teejaye85's picture

I really appreciate the quick and thorough response.  I guess my little "indicator" wasn't lying to me after all!

So I'll refocus on starter management for now.  I'll keep feeding throughout this week as you suggest in preparation for another attempt next weekend. 

I'm beginning to think that my starter may actually be peaking while I'm asleep.  I generally feed once a day somewhere between 6 and 8 pm depending on when I get home from work.  After my mediocre experience this weekend I was planning to transition to two feedings a day, so for the first time I have my starter "growing" throughout the day and its going way faster than I assumed it would.

I think maybe for my bake next weekend I'll do something like 1-5-5 the evening before (instead of the 1-3-3 I did this time) just to be sure I'm not actually missing the sweet spot while I sleep!  It's possible that this time around most of my workers had already gone dormant or died by the time I tried to put them to work? (I'm still not entirely clear on how the science works, but getting there!)

Thanks again for your help...without this post I would have probably been chasing an over fermentation problem, the exact opposite of my actual issue! 

Abe's picture

Once a day for a starter that's bubbling up no problem is going to be not enough unless it has a really big feed or you keep a very low hydration starter. 

1:5:5 is a nice levain build for overnight. That's a good plan. 

For now try 1:2:2 or 1:3:3 (depending on how strong it is) twice a day. This should strengthen it up nicely. As for most of the workers going dormant or dying off I don't think it'll happen so quickly. I have had my levain peak quite a few hours before using it and it still churned out a decent sourdough loaf. I'm thinking it just needs more time to build up a healthy yeast population and a little closer attention to good feeds and catching it as close to when it peaks as possible (but don't drive yourself mad). If you find 1:2:2 peaks too early for twice a day then up it a bit to 1:3:3 but twice a day should be fine.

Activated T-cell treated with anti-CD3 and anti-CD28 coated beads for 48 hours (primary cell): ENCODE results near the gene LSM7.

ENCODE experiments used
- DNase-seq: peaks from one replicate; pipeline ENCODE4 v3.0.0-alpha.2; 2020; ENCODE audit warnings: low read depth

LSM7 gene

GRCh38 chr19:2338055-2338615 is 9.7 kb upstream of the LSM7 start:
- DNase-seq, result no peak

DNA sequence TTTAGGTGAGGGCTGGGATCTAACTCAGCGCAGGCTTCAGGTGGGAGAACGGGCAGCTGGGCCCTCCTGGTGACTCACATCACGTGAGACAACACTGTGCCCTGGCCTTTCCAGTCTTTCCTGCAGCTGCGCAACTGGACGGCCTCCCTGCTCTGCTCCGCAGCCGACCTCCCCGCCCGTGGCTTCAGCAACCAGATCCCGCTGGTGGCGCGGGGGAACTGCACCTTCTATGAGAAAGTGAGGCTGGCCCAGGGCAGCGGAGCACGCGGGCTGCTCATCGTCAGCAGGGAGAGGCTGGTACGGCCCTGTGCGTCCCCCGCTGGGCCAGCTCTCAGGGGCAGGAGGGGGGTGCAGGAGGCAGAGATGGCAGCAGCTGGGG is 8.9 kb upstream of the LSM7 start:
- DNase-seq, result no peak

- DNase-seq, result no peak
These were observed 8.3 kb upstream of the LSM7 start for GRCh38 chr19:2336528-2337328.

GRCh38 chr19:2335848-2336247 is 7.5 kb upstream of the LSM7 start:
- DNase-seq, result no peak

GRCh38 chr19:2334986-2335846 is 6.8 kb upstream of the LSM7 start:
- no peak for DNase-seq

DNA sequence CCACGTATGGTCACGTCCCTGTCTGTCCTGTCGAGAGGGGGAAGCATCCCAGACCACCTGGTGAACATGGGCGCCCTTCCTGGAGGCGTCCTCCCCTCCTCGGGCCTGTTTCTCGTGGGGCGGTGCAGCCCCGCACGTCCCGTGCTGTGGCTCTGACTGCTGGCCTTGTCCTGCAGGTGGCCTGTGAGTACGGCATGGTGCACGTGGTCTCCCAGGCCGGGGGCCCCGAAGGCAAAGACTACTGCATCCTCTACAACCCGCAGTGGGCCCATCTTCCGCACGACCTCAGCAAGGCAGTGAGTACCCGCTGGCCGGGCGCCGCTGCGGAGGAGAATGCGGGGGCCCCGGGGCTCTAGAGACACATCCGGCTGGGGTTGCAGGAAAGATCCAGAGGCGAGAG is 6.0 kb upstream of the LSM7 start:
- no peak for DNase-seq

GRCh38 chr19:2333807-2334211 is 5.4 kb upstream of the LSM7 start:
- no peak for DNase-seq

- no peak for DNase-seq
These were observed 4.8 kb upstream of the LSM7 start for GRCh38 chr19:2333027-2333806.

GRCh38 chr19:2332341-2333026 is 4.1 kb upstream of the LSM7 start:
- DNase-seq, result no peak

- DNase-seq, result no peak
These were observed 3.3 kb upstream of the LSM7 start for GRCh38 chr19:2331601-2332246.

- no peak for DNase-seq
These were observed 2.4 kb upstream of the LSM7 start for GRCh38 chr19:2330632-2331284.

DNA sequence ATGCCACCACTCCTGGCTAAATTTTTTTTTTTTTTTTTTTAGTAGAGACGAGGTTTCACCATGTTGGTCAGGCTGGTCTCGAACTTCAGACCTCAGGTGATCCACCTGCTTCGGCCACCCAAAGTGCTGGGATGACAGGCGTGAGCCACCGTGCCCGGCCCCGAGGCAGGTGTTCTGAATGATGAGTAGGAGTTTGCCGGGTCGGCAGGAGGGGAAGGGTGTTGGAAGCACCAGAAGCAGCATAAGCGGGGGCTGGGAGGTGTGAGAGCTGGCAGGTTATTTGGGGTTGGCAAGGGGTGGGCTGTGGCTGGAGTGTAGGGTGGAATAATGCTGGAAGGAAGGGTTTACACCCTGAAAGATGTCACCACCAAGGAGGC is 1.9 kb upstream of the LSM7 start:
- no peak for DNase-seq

For the next bake try a 1:5:5 levain build 12-14 hours before moving onto the final dough. And look at videos and recipes to see how a dough should look and behave when the bulk ferment is done. It really comes with practice though. 

Benito's picture

Hi Teejay many of use have had worse first bakes than yours so don’t feel too bad. I have to agree with Abe, you crumb shows signs of underfermentation.  


To assess the proofing/fermentation ignore the big holes first.  What is the crumb like, are the alveoli in the crumb tiny and tight then more likely to be underfermented.  Is the crumb overall actually pretty nice and not tight then not underfermented.  Then the large hole characteristics next.  Are there large tunnels through the bread and not necessarily immediately under the crust?  This along with the tight crumb equals underfermented.  Are the large holes immediately under the crust?  Do these large holes show in them signs of gluten breakdown with thin broken gluten strands?  Then this points towards overfermented.  Then look at the profile of the loaf, decent oven spring or excessive oven spring is more associated with under proofing whereas flat profile is more associated with overproofing.


OK now you mention the aliquot jar, I wrote a post on this website and posted a video about the use of aliquot jars, they are HERE.


When looking to see if your starter or levain has peaked and is at optimal leavening ability, don’t just look for a doubling and call it at peak, my starter and levains generally peak at 3.5-5x rise.  Instead look for the dome to just start to flatten, that is when the starter or levain is at peak.  Abe has given you good advice so I won’t repeat his advice on strengthening your starter.


teejaye85's picture

Hi Benny, I just realized that despite reading and absorbing both responses, I only ever responded to Abe.

Just wanted to drop a quick note to say thanks!  I'm going to do two-a-day feedings on my starter this week and give it another try this weekend.

Thanks for the extra info on using an aliquot (and giving me a name for it!); I read through all the comments on your post and watched your video as well.  Super helpful stuff, which I will definitely incorporate on the next round.

Thanks again.  In the week or two that I've been around, I've noticed you're quite prolific around these forums and I assume I speak for everyone (especially other newbies) when I say thanks for taking the time to help out!

Benito's picture

You're very welcome Teejay, we are all new at one point and were helped by others, so it is good to give back when we can.


anmoo's picture

From one newbie to another, I think your loaf looks great! ;)